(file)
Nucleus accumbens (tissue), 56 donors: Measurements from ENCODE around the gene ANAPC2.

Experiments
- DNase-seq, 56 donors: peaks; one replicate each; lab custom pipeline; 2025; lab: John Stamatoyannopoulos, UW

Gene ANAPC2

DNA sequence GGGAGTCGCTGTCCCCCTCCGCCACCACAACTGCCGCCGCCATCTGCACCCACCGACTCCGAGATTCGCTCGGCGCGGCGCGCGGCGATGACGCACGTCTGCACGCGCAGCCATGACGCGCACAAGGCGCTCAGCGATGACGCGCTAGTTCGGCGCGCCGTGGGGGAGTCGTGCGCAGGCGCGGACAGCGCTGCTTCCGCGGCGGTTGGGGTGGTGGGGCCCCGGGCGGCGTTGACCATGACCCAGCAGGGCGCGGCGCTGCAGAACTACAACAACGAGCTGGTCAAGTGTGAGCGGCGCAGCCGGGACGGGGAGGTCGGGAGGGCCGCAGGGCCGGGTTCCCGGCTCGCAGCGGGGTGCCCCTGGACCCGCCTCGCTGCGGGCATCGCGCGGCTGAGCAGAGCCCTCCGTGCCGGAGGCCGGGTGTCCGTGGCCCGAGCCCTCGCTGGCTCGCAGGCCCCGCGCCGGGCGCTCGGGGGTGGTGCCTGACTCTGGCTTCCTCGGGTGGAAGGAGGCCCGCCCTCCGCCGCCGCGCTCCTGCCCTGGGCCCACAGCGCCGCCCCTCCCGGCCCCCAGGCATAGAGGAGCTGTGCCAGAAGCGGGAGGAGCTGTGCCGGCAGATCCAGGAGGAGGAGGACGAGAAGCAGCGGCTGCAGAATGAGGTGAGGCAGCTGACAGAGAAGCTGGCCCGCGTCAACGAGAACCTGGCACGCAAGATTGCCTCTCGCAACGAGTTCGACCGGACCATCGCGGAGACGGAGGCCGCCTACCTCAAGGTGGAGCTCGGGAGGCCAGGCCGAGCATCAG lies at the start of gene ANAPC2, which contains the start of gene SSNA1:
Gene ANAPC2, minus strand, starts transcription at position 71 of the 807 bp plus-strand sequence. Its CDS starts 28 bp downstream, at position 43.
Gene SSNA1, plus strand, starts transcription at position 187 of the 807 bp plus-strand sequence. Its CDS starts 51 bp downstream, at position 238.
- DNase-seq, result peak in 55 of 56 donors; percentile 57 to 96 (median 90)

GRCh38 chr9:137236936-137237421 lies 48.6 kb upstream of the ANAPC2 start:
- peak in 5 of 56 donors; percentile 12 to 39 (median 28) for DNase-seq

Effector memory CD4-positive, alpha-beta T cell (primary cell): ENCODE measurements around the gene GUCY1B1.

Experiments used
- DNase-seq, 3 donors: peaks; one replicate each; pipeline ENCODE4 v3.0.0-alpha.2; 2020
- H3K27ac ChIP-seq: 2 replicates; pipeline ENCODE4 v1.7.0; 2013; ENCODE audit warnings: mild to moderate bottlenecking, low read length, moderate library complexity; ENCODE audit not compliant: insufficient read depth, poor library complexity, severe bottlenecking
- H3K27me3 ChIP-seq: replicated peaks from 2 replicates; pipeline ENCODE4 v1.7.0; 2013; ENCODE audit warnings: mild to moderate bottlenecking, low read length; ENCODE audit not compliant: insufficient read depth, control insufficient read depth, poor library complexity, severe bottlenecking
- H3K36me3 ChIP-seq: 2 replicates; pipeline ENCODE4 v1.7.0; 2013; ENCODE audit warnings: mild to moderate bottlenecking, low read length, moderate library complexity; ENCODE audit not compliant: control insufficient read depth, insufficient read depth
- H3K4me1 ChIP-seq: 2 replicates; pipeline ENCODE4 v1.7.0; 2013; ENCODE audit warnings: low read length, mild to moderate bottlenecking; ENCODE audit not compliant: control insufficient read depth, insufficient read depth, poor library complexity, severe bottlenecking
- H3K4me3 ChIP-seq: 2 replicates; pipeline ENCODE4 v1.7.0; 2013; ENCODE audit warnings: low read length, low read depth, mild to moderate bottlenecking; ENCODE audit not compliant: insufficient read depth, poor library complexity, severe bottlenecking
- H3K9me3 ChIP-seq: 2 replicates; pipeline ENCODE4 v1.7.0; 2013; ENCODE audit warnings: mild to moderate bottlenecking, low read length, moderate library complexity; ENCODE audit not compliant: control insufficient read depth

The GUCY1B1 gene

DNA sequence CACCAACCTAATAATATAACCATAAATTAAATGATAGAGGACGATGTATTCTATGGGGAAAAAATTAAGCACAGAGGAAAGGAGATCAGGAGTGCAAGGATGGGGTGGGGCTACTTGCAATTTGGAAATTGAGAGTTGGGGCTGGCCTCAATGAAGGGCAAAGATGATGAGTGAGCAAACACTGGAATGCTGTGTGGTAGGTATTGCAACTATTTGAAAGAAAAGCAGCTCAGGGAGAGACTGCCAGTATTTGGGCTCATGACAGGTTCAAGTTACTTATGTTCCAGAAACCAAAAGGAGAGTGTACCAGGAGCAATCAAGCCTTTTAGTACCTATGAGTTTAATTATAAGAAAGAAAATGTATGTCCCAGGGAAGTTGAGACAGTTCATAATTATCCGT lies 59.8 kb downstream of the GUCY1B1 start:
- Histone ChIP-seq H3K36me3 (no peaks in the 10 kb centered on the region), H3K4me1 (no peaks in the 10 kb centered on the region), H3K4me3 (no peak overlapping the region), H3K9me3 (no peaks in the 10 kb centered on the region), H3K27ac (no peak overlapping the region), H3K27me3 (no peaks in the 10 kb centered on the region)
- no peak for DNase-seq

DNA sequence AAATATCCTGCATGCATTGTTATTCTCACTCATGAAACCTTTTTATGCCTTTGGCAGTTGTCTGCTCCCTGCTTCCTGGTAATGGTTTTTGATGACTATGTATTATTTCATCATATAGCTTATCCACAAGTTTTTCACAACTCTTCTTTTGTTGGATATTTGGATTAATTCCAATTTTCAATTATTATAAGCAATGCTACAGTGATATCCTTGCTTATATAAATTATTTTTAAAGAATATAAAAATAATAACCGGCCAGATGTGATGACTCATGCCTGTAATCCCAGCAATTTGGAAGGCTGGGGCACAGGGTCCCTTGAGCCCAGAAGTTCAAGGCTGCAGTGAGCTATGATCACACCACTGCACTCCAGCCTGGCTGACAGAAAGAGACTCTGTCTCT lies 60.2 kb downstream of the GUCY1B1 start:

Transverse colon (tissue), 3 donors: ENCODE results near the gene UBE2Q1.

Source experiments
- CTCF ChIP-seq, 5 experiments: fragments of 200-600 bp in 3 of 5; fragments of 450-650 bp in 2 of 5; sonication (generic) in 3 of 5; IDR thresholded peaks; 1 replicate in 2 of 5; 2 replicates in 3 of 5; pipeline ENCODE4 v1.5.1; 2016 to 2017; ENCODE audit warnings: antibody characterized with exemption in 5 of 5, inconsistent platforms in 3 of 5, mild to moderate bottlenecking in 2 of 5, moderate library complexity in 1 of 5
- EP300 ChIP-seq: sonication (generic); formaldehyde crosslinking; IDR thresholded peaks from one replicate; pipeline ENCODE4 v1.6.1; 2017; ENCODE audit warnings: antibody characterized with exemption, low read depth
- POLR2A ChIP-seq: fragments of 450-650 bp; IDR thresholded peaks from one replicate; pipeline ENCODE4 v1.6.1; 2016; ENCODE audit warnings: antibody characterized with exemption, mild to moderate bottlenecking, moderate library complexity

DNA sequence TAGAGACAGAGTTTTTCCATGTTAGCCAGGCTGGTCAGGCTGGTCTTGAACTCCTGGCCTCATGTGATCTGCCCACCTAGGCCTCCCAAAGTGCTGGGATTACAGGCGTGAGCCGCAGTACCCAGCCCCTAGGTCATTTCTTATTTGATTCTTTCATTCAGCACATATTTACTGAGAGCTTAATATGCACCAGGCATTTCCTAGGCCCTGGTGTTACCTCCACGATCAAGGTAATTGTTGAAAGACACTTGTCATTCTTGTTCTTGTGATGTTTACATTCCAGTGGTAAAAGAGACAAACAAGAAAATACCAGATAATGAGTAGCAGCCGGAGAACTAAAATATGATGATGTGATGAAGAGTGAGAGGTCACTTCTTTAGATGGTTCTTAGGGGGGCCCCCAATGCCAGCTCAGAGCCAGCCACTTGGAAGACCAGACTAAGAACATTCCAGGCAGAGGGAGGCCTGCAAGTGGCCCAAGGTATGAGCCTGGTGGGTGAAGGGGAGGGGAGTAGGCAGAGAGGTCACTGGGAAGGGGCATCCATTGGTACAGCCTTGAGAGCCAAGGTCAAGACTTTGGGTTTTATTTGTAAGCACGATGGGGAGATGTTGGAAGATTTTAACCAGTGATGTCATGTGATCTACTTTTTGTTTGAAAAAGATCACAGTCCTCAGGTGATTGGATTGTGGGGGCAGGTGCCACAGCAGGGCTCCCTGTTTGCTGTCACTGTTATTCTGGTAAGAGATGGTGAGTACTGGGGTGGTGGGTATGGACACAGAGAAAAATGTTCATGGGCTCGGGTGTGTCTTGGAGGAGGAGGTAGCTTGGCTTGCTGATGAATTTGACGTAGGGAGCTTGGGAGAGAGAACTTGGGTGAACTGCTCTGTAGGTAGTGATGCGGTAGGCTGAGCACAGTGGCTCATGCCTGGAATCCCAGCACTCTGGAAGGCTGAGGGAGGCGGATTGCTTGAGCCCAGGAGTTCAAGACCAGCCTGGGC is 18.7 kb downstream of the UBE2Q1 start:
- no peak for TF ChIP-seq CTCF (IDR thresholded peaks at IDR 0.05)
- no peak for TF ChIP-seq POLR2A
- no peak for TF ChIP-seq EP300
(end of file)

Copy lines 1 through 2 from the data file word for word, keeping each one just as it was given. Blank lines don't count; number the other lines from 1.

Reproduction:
Nucleus accumbens (tissue), 56 donors: Measurements from ENCODE around the gene ANAPC2.

Experiments